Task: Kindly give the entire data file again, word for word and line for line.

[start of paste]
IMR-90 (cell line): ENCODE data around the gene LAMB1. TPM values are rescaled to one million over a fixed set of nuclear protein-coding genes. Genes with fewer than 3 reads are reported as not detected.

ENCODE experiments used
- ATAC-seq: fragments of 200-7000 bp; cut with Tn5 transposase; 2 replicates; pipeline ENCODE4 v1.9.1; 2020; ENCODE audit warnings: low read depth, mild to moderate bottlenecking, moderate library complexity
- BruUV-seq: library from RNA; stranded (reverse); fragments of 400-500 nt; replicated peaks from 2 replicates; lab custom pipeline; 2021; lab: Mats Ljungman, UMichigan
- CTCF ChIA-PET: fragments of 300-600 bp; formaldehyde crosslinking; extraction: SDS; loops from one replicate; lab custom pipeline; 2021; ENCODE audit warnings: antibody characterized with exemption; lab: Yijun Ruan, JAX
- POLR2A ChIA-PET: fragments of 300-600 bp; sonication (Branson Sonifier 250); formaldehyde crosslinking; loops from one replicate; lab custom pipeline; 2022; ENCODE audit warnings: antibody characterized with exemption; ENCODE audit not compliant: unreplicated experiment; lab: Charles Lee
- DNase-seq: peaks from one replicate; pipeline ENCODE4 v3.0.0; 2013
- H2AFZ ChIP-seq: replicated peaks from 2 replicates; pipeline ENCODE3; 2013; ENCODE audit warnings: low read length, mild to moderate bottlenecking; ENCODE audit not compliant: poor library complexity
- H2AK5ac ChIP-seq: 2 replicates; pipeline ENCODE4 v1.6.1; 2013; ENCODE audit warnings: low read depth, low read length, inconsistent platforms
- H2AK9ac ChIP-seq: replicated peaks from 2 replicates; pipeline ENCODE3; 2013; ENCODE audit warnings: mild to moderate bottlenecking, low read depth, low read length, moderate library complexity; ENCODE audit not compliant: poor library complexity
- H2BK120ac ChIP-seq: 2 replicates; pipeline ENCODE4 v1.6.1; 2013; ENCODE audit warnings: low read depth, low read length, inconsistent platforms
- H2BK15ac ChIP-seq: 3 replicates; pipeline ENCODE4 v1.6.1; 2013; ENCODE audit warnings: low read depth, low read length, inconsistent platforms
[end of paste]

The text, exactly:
IMR-90 (cell line): ENCODE data around the gene LAMB1. TPM values are rescaled to one million over a fixed set of nuclear protein-coding genes. Genes with fewer than 3 reads are reported as not detected.

ENCODE experiments used
- ATAC-seq: fragments of 200-7000 bp; cut with Tn5 transposase; 2 replicates; pipeline ENCODE4 v1.9.1; 2020; ENCODE audit warnings: low read depth, mild to moderate bottlenecking, moderate library complexity
- BruUV-seq: library from RNA; stranded (reverse); fragments of 400-500 nt; replicated peaks from 2 replicates; lab custom pipeline; 2021; lab: Mats Ljungman, UMichigan
- CTCF ChIA-PET: fragments of 300-600 bp; formaldehyde crosslinking; extraction: SDS; loops from one replicate; lab custom pipeline; 2021; ENCODE audit warnings: antibody characterized with exemption; lab: Yijun Ruan, JAX
- POLR2A ChIA-PET: fragments of 300-600 bp; sonication (Branson Sonifier 250); formaldehyde crosslinking; loops from one replicate; lab custom pipeline; 2022; ENCODE audit warnings: antibody characterized with exemption; ENCODE audit not compliant: unreplicated experiment; lab: Charles Lee
- DNase-seq: peaks from one replicate; pipeline ENCODE4 v3.0.0; 2013
- H2AFZ ChIP-seq: replicated peaks from 2 replicates; pipeline ENCODE3; 2013; ENCODE audit warnings: low read length, mild to moderate bottlenecking; ENCODE audit not compliant: poor library complexity
- H2AK5ac ChIP-seq: 2 replicates; pipeline ENCODE4 v1.6.1; 2013; ENCODE audit warnings: low read depth, low read length, inconsistent platforms
- H2AK9ac ChIP-seq: replicated peaks from 2 replicates; pipeline ENCODE3; 2013; ENCODE audit warnings: mild to moderate bottlenecking, low read depth, low read length, moderate library complexity; ENCODE audit not compliant: poor library complexity
- H2BK120ac ChIP-seq: 2 replicates; pipeline ENCODE4 v1.6.1; 2013; ENCODE audit warnings: low read depth, low read length, inconsistent platforms
- H2BK15ac ChIP-seq: 3 replicates; pipeline ENCODE4 v1.6.1; 2013; ENCODE audit warnings: low read depth, low read length, inconsistent platforms